Rep. Ben McAdams holds air quality town hall

(Zoi Walker | The Salt Lake Tribune) Elizabeth Joy, senior medical director at Intermountain Health Care, discusses the many steps all Utahns can take to contribute to better air quality in the Wasatch Front during a town hall meeting at West Valley City Hall, Jan. 23, 2020.

West Valley City • With the Wasatch Front tagged as one of the most polluted areas in the country, cleaning up the air is a top priority for residents and policymakers.

“The challenge with improving our air is there’s no single solution that’s going to solve it. So it takes a lot of little things,” said Congressman Ben McAdams.

McAdams, a Democrat, held a town hall meeting Thursday night in West Valley City to discuss solutions with scientists, air quality advocates and politicians.

“We’re all impacted by our poor air but it really affects kids and seniors and people in poor health,” said McAdams. He said ozone pollution contributes to hundreds of thousands of missed school days by Utah kids.

Dr. Daniel Mendoza echoed this concern with his research on the connection between poor air quality and students missing class. He found a strong correlation between the two and said this could have severe economic impacts.

Not only do schools lose money when students don’t go to class, families lose money too. “If a child is suddenly ill probably due to air quality … then one parent at least has to stay home to take care of the child,” said Mendoza. This can cost a parent their salary for the day which especially hurts low-income families, not to mention the lost productivity for employers.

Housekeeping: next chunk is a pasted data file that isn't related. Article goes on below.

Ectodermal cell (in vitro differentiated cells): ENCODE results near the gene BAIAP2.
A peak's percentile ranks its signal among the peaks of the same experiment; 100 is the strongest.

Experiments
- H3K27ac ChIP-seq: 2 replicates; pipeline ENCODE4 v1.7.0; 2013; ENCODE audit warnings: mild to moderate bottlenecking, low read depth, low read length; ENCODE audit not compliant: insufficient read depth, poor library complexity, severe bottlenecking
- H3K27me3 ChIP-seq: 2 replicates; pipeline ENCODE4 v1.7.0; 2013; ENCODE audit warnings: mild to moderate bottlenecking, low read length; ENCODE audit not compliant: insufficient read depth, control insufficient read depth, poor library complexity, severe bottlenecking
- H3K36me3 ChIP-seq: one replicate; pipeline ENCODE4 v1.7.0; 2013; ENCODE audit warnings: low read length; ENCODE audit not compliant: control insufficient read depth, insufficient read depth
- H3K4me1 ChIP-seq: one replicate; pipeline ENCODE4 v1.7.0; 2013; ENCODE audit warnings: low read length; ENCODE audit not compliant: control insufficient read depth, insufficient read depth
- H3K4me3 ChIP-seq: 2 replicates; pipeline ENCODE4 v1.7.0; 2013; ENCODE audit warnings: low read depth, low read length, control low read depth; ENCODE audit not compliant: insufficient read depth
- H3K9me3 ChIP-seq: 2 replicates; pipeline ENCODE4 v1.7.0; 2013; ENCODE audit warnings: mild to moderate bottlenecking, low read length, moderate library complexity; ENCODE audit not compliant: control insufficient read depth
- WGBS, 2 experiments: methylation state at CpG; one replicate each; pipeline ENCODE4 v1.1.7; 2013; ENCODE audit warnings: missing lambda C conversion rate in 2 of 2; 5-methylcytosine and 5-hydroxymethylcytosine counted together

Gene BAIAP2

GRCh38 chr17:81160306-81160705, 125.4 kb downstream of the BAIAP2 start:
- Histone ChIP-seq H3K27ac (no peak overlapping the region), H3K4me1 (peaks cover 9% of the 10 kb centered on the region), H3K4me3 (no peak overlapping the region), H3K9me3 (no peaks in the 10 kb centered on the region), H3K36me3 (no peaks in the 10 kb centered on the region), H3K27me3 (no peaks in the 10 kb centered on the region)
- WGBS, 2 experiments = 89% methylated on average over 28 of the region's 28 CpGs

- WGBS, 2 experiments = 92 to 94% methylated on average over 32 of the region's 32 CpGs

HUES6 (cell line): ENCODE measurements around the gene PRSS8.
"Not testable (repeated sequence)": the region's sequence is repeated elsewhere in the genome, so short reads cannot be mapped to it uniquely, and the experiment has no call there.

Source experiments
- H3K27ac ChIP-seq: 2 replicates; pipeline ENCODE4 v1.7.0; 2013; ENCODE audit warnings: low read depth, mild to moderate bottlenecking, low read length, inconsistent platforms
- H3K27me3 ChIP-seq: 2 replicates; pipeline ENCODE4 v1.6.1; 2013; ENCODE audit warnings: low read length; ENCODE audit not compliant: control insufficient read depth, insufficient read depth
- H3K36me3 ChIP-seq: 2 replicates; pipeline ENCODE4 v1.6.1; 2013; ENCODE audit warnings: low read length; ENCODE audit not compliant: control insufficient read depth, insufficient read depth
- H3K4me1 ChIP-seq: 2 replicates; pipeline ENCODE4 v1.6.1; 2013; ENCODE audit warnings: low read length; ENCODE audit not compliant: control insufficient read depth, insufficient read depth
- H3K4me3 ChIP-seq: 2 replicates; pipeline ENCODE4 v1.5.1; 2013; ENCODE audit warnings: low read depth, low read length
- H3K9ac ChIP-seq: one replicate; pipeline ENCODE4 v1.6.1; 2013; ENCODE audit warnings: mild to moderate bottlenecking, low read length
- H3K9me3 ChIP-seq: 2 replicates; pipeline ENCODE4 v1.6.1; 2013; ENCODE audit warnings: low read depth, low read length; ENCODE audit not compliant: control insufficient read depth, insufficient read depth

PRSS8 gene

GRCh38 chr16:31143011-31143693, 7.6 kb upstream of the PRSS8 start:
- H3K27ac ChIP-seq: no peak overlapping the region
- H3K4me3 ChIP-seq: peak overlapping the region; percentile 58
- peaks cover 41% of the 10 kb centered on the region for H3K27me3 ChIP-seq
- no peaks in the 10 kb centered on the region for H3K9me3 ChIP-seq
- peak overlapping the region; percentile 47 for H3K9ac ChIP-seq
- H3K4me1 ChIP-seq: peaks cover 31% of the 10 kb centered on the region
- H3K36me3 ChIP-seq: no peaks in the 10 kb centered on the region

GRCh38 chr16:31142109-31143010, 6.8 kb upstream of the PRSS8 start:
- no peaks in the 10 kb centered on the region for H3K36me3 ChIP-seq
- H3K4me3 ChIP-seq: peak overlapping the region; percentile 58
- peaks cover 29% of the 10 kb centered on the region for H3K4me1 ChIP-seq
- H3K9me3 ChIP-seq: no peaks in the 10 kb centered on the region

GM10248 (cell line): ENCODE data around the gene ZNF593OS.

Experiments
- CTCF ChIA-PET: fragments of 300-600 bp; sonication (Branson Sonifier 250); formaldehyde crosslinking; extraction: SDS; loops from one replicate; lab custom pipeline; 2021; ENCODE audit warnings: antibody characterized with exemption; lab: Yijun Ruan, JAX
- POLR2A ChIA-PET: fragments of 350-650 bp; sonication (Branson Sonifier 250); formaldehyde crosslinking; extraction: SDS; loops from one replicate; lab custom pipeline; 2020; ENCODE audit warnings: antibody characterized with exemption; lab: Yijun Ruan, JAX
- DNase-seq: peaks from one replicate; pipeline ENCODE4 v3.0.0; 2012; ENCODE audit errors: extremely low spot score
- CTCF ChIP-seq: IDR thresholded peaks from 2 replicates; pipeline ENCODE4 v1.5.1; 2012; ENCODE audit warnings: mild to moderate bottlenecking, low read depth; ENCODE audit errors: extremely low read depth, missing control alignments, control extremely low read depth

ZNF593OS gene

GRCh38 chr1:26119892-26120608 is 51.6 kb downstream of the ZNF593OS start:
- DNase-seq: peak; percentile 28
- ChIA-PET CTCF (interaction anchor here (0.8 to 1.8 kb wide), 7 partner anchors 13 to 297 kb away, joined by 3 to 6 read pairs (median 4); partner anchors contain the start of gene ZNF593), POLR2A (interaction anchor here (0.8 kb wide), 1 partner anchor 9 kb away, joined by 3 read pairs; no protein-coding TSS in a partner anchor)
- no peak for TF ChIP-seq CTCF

This also hurts 56% of students in the Salt Lake City school district who qualify for free or reduced cost meals because they aren’t able to get them at school.

Rep. Patrice Arent, D-Millcreek, is the founder of the Utah Legislature’s clean air caucus. She encouraged Utahns to avoid idling and use less-polluting Tier 3 gas.

In this year’s legislative session, which starts Monday, Arent is sponsoring several bills to improve air quality. Some bills will focus on improving mass transit. Arent is also working on a project to give homebuyers reports of the amount of energy a home consumes.

Arent’s other bills focus on getting more charging stations for electric cars and helping low-income families get older, dirtier cars off the road.

Scott Williams, a physician with Heal Utah, said the rapid population growth of the state isn’t something we can change. He suggested applying specific principles to growing areas in Utah to keep the air quality from getting worse.

“It includes renewable energy, it includes energy efficiency as much as possible, and then it includes planning so that people can work and live and play and walk their dog without having to get in their car,” said Williams.

Elizabeth Joy, senior medical director at Intermountain Health Care, emphasized the need for a comprehensive approach to improving air quality.

“It needs to be in public transit, in how we design our cities, what type of gas do we sell to people at the pump, what type of cars are we promoting ... how we build homes,” Joy said. Utah also needs to reduce pollution from tail pipes, which is the primary source of pollution in the Wasatch front.

She said there is an association between higher pollution levels and spontaneous miscarriage or premature delivery in pregnant women. People exposed to air pollution also have higher rates of dementia.

Joy encouraged Utahns to take personal responsibility to improve air quality. “We all have to play a part to improve Utah’s air and to reduce the negative impact of air pollution on our health and the health of our loved ones.”

She suggested using resources like https://airnow.gov/ or the UtahAir app to keep track of the AQI (Air Quality Index). Joy said when the AQI gets into the yellow, orange or red zones, Utahns need to take precautions to protect their health.